These days it is probably futile to sound off against those who, through fear that dealing with complexity may be too depressing, prefer to take refuge in superficiality. Nevertheless, Victoria Beale has done just that in her article for The New Republic about the books published in the School of Life series of Alain de Botton. To make her point, Beale singles out de Botton's latest product (what else can you call it), How to Think More About Sex, as well as How to Stay Sane by one of his other authors, Philippa Perry.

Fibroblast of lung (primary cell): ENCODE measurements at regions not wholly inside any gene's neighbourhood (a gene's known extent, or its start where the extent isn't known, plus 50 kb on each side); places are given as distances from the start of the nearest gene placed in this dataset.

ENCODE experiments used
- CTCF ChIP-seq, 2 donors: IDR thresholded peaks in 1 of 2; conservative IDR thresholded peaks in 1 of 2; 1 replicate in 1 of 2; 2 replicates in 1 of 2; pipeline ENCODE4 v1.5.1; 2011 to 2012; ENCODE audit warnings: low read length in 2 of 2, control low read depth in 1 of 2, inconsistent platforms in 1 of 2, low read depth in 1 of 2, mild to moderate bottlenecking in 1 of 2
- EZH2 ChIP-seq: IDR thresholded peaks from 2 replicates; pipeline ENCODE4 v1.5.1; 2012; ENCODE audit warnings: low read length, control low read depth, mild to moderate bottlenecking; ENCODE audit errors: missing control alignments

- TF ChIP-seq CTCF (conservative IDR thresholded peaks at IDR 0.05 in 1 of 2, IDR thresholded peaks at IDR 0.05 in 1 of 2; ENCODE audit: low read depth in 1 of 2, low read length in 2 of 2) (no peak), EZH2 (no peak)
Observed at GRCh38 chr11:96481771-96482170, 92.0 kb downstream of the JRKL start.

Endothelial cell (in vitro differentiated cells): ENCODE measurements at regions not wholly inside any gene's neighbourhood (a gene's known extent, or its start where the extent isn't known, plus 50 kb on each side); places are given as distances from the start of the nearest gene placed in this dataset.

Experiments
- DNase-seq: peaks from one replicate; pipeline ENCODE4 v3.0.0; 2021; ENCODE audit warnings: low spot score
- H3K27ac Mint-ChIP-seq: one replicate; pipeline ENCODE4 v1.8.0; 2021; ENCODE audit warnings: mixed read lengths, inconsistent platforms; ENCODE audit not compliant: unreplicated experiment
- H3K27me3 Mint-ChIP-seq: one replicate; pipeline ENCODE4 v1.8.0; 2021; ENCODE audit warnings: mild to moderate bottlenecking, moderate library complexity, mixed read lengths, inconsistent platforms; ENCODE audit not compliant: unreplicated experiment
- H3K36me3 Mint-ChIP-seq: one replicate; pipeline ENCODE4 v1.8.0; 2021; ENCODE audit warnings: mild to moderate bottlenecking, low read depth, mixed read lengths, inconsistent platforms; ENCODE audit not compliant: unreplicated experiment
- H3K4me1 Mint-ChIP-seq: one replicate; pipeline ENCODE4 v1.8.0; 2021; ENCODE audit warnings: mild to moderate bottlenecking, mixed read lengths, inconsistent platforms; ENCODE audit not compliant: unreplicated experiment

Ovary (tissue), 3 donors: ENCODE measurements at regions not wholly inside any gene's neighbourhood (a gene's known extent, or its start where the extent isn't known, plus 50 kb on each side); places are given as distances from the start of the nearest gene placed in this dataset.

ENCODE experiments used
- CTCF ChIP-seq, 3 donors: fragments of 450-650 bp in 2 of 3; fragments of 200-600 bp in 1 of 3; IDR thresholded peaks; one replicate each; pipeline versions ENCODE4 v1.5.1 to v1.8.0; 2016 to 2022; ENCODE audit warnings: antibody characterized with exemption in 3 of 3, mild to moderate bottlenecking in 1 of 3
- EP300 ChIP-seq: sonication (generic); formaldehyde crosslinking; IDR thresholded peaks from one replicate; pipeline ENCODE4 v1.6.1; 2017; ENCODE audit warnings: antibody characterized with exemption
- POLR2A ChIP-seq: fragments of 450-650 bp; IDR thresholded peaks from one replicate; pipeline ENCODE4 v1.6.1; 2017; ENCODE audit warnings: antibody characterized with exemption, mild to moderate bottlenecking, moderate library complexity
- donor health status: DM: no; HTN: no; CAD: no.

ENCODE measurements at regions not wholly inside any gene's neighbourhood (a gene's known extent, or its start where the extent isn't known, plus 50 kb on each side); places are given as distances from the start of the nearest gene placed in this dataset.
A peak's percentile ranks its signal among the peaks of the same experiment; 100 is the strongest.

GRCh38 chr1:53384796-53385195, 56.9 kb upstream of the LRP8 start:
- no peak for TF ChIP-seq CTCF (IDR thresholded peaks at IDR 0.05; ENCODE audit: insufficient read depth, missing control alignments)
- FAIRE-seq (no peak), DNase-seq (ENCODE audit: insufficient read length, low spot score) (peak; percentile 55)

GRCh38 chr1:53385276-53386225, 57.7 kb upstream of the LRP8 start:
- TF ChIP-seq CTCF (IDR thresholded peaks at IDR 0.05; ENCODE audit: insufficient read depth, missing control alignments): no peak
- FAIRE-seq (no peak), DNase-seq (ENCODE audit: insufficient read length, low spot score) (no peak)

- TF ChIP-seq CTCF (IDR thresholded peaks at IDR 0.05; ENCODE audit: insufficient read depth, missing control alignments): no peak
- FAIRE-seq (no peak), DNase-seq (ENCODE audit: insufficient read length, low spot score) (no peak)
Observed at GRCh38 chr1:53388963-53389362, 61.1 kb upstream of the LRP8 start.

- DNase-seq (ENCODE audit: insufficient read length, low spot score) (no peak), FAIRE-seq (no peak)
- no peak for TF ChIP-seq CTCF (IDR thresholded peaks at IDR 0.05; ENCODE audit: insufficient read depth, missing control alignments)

The virtue of Beale's article is that she quickly catches on to the rules of the game that de Botton and his disciples follow. The basic technique is to cast a broad net over as many "elevated" sources as you can muster (de Botton first book focused primarily on Marcel Proust), cherry-pick a bunch of quotes that you think are likely to register with the reader (regardless of whether or not they make sense when taken out of context), and meander through them while expounding on such meaningful issues as life, the universe, and everything else (such as sex and sanity). Since this School of Life stuff seems to sell, the technique must at least have the virtue of providing a return on the investment of time required to mine those quotations. From my own point of view, however, it opens up a whole new dimension of what Max Weber meant by "loss of meaning!"